The book reviews of UK children's author, Brian Keaney
Set in an alternative nineteenth century England where there seems to have been no Restoration after the Civil War and Puritanism is triumphant, Vyleta’s novel depicts a highly-constrained society in which any kind of sin, whether actual or mental, creates physical smoke that pours forth from people’s bodies, betraying their inner motives.
It’s a divided world: the aristocracy do not smoke, and this is the justification for their right to rule. By contrast the lower classes live in a constant miasma of filth. Of course the real reason for the aristocracy’s lack of smoke has nothing to do with virtue and the truth begins to emerge when the protagonists, two teenage boys, boarders at an elite boarding school, and the daughter of an aristocrat with liberal leanings, become unwittingly involved in a revolutionary plot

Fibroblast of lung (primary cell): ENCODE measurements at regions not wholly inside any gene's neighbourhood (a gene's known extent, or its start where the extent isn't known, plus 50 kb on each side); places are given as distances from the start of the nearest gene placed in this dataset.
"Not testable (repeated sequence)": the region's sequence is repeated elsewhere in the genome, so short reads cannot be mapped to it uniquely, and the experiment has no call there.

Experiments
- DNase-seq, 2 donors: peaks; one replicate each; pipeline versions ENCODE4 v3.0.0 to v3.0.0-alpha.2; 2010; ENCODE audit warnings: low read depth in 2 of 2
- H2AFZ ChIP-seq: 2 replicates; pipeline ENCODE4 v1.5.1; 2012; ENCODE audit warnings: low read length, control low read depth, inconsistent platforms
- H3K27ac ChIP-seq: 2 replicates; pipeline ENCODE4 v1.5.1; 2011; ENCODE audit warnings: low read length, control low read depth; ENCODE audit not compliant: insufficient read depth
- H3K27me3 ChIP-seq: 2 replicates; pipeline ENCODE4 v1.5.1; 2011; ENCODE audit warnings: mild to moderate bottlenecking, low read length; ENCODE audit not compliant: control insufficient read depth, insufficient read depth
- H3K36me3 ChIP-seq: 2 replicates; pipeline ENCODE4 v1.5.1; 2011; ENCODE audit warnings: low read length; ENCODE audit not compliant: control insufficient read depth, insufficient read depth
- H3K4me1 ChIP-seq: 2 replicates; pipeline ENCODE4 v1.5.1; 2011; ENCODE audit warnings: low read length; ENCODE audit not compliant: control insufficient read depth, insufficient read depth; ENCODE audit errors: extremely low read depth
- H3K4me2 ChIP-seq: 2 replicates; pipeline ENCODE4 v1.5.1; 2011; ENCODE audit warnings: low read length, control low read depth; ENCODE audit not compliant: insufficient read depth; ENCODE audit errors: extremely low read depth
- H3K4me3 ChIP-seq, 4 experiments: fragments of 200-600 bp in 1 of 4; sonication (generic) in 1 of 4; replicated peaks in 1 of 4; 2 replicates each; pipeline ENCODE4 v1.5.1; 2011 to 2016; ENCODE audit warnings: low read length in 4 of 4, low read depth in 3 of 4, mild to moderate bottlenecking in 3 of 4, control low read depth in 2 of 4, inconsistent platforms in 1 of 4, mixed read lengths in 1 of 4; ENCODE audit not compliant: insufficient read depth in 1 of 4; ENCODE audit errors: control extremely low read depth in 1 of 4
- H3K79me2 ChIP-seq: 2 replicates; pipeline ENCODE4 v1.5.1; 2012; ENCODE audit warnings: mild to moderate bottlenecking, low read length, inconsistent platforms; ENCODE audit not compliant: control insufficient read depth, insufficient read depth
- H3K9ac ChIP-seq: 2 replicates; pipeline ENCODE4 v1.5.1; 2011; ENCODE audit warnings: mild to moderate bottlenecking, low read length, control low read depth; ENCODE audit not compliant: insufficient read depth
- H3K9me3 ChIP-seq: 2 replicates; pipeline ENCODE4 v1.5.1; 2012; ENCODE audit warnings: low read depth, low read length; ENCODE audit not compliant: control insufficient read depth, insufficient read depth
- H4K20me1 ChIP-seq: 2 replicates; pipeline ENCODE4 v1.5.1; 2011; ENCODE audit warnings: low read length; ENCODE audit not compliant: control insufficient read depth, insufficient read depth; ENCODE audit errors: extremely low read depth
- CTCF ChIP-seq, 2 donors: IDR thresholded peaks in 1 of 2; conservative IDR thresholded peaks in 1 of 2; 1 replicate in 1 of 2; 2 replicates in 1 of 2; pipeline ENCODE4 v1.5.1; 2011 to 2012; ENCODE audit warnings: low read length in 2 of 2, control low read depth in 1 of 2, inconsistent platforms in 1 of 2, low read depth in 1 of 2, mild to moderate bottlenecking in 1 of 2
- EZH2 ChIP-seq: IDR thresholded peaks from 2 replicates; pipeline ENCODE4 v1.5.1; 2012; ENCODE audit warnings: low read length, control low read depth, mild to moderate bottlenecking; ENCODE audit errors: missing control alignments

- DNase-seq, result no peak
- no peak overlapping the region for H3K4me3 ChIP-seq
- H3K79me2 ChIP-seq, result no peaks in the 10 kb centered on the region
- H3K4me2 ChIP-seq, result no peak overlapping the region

This is a dense and dark novel that owes much to Philip Pullman though its a over-arching narrative is both more coherent than Pullman’s and altogether less joyful. It’s a novel of ideas above all else, studded with references to philosophy and history, sometimes venturing into territory which its target YA audience might find challenging, particularly when the personality of the villain who is in thrall to a drug compounded of soot from the darkest and most heinous of sins, begins to disintegrate completely and his thoughts descend into a Joycean stream-of-consciousness:
A tremendous tour-de-force, Smoke is a brave and uninhibited investigation of the nature of evil, and an extraordinarily powerful work of the imagination. Vyleta has announced himself as a writer of exceptional talent. I just wonder who exactly is his intended audience.